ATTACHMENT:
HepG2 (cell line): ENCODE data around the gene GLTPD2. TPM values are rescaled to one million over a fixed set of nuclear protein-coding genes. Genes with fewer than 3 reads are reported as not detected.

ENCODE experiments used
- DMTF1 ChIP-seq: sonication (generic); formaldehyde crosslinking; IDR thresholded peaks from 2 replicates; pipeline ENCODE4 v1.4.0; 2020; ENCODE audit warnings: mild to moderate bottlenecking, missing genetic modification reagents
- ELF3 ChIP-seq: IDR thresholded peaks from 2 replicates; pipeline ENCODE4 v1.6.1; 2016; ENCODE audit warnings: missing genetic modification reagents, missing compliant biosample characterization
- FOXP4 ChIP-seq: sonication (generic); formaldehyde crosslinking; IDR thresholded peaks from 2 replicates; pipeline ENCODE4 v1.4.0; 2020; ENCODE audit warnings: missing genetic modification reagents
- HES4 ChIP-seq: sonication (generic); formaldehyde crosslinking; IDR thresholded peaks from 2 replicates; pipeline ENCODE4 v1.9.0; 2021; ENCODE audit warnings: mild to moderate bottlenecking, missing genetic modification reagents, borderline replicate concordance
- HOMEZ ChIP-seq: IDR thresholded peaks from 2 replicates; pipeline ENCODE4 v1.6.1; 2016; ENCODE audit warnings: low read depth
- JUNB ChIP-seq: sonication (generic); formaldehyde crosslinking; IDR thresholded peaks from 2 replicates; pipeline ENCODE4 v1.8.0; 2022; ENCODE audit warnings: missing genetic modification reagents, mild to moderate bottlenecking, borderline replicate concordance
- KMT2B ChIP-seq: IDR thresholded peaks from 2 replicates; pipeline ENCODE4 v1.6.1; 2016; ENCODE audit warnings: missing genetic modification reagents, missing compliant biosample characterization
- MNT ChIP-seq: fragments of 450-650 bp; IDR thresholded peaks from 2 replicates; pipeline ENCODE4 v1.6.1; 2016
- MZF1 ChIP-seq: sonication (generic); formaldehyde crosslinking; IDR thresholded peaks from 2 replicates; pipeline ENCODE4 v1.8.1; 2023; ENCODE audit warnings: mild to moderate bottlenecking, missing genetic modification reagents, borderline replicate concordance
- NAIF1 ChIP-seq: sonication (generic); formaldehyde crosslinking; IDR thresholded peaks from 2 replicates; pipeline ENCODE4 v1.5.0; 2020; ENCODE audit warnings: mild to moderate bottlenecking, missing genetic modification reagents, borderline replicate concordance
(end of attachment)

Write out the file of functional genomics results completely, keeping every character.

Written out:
HepG2 (cell line): ENCODE data around the gene GLTPD2. TPM values are rescaled to one million over a fixed set of nuclear protein-coding genes. Genes with fewer than 3 reads are reported as not detected.

ENCODE experiments used
- DMTF1 ChIP-seq: sonication (generic); formaldehyde crosslinking; IDR thresholded peaks from 2 replicates; pipeline ENCODE4 v1.4.0; 2020; ENCODE audit warnings: mild to moderate bottlenecking, missing genetic modification reagents
- ELF3 ChIP-seq: IDR thresholded peaks from 2 replicates; pipeline ENCODE4 v1.6.1; 2016; ENCODE audit warnings: missing genetic modification reagents, missing compliant biosample characterization
- FOXP4 ChIP-seq: sonication (generic); formaldehyde crosslinking; IDR thresholded peaks from 2 replicates; pipeline ENCODE4 v1.4.0; 2020; ENCODE audit warnings: missing genetic modification reagents
- HES4 ChIP-seq: sonication (generic); formaldehyde crosslinking; IDR thresholded peaks from 2 replicates; pipeline ENCODE4 v1.9.0; 2021; ENCODE audit warnings: mild to moderate bottlenecking, missing genetic modification reagents, borderline replicate concordance
- HOMEZ ChIP-seq: IDR thresholded peaks from 2 replicates; pipeline ENCODE4 v1.6.1; 2016; ENCODE audit warnings: low read depth
- JUNB ChIP-seq: sonication (generic); formaldehyde crosslinking; IDR thresholded peaks from 2 replicates; pipeline ENCODE4 v1.8.0; 2022; ENCODE audit warnings: missing genetic modification reagents, mild to moderate bottlenecking, borderline replicate concordance
- KMT2B ChIP-seq: IDR thresholded peaks from 2 replicates; pipeline ENCODE4 v1.6.1; 2016; ENCODE audit warnings: missing genetic modification reagents, missing compliant biosample characterization
- MNT ChIP-seq: fragments of 450-650 bp; IDR thresholded peaks from 2 replicates; pipeline ENCODE4 v1.6.1; 2016
- MZF1 ChIP-seq: sonication (generic); formaldehyde crosslinking; IDR thresholded peaks from 2 replicates; pipeline ENCODE4 v1.8.1; 2023; ENCODE audit warnings: mild to moderate bottlenecking, missing genetic modification reagents, borderline replicate concordance
- NAIF1 ChIP-seq: sonication (generic); formaldehyde crosslinking; IDR thresholded peaks from 2 replicates; pipeline ENCODE4 v1.5.0; 2020; ENCODE audit warnings: mild to moderate bottlenecking, missing genetic modification reagents, borderline replicate concordance